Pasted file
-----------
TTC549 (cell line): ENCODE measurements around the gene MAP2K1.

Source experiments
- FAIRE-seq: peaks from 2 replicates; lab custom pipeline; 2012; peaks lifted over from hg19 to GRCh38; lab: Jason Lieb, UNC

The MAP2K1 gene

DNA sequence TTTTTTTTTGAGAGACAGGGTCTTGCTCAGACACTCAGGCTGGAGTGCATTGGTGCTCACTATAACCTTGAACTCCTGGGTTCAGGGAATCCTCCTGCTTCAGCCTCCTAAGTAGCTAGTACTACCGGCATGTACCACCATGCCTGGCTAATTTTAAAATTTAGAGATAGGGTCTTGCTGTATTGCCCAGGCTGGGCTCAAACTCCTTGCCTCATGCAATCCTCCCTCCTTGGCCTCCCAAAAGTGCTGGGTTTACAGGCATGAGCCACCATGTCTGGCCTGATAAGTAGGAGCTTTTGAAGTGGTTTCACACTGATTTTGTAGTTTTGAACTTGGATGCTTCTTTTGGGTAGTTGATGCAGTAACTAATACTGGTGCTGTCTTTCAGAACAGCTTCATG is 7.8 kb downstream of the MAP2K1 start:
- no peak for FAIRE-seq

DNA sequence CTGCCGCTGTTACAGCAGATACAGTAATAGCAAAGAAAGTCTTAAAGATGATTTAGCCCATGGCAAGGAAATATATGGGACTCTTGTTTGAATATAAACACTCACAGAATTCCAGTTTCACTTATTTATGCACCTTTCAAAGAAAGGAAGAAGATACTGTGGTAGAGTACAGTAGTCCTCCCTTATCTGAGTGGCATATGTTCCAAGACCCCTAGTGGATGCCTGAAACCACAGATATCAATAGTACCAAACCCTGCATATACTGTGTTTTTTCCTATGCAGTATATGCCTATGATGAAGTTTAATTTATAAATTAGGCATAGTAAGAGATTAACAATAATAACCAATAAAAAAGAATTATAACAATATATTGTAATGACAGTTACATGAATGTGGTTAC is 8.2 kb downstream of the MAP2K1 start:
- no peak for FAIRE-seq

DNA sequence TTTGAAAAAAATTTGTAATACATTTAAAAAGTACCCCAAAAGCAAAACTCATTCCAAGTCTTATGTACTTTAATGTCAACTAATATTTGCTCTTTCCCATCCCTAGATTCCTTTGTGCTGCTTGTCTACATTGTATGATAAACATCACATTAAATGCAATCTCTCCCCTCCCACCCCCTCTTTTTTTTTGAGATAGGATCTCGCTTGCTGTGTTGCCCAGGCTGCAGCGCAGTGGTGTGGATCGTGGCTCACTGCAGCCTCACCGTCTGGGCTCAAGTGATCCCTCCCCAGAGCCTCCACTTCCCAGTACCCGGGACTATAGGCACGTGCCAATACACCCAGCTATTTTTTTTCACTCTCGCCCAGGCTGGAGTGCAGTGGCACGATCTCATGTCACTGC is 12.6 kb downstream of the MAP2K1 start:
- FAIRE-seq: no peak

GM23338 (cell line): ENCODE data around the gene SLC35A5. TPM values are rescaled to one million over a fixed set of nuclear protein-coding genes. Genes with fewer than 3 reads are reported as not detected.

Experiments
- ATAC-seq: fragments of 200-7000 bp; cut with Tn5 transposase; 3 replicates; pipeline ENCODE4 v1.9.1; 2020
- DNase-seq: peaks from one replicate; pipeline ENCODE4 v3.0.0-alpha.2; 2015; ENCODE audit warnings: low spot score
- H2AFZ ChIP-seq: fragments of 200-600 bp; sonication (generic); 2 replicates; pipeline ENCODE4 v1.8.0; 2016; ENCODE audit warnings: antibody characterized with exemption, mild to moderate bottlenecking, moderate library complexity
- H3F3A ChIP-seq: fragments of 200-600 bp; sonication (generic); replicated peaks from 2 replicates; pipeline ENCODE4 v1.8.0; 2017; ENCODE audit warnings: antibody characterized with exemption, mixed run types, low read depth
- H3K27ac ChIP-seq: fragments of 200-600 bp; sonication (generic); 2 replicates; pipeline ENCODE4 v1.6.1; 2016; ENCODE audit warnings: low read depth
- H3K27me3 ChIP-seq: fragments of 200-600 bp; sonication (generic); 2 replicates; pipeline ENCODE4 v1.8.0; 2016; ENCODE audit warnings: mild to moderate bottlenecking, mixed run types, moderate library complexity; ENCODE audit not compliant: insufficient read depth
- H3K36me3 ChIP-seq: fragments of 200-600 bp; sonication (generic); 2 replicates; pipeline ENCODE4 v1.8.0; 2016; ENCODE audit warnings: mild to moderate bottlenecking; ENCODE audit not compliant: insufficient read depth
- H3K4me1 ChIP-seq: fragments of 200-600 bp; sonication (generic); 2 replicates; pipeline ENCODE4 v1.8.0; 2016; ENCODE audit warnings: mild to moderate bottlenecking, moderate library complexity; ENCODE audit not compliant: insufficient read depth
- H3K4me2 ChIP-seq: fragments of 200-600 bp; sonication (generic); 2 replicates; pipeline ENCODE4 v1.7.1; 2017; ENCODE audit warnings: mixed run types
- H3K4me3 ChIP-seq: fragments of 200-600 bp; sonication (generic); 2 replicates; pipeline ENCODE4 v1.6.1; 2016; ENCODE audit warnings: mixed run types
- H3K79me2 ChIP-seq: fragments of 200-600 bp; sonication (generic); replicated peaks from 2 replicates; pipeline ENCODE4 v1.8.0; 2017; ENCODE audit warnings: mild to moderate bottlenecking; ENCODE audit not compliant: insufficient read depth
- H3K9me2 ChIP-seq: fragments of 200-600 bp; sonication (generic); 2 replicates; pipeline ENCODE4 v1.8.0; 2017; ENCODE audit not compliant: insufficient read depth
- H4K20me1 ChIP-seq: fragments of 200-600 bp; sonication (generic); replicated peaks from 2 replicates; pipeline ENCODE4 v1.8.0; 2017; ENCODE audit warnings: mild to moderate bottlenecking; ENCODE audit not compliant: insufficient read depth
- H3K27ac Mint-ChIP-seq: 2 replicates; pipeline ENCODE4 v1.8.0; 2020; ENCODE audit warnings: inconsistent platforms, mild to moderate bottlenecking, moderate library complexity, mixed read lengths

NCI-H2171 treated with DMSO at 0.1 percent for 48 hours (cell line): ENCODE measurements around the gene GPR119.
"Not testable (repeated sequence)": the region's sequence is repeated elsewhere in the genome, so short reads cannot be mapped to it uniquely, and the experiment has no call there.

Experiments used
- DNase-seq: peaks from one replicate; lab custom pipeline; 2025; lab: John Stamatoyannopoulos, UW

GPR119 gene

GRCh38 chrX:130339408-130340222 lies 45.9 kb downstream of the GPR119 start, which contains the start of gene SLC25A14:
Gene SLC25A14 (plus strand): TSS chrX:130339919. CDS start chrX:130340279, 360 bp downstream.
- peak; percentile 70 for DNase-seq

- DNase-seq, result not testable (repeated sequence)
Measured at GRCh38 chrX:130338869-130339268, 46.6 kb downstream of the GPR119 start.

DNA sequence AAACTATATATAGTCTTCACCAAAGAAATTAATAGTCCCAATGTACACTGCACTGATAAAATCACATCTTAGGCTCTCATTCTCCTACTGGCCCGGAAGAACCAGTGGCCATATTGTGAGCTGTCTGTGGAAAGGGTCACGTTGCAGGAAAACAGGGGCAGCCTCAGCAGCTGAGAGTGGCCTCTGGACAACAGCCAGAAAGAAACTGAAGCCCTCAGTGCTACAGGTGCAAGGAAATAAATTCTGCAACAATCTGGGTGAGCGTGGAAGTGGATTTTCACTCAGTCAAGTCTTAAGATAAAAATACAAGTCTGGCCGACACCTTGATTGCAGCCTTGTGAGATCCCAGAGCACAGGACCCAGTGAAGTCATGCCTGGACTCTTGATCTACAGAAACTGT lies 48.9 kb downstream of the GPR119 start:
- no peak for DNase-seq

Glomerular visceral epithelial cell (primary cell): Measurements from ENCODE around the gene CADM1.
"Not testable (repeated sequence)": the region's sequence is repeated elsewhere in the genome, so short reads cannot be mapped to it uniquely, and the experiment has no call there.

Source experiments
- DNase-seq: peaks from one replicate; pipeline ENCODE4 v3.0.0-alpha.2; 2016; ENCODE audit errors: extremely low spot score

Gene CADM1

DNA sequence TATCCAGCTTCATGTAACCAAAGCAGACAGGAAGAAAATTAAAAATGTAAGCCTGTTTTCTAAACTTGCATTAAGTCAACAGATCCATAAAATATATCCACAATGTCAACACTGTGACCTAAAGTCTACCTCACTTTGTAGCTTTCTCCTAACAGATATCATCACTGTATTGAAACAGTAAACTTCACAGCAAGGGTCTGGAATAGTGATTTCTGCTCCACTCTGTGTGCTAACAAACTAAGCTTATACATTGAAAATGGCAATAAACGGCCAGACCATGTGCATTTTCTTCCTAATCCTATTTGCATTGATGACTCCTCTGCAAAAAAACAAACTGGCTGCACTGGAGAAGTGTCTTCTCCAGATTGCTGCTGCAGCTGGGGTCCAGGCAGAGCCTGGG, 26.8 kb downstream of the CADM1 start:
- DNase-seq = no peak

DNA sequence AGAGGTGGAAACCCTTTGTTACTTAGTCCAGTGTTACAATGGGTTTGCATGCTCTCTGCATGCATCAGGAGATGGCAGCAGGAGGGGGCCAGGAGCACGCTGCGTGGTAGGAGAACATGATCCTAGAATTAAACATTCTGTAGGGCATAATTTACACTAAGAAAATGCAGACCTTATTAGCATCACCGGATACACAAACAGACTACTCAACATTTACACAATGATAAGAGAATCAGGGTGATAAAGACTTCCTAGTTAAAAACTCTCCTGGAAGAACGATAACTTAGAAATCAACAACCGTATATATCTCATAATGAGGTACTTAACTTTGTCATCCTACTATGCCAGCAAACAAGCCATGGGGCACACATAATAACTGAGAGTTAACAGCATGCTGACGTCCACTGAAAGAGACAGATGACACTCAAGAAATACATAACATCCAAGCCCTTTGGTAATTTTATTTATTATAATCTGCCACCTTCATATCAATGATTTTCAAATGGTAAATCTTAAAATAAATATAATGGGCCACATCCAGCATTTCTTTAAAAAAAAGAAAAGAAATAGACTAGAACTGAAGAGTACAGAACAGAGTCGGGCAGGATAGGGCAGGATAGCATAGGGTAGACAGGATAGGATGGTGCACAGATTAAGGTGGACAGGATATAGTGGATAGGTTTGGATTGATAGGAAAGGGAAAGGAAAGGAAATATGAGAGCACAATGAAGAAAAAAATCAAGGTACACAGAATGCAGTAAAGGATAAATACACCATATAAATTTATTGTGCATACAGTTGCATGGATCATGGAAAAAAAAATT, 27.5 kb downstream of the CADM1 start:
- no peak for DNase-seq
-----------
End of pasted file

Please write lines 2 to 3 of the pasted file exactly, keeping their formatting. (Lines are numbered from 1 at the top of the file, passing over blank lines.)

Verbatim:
Source experiments
- FAIRE-seq: peaks from 2 replicates; lab custom pipeline; 2012; peaks lifted over from hg19 to GRCh38; lab: Jason Lieb, UNC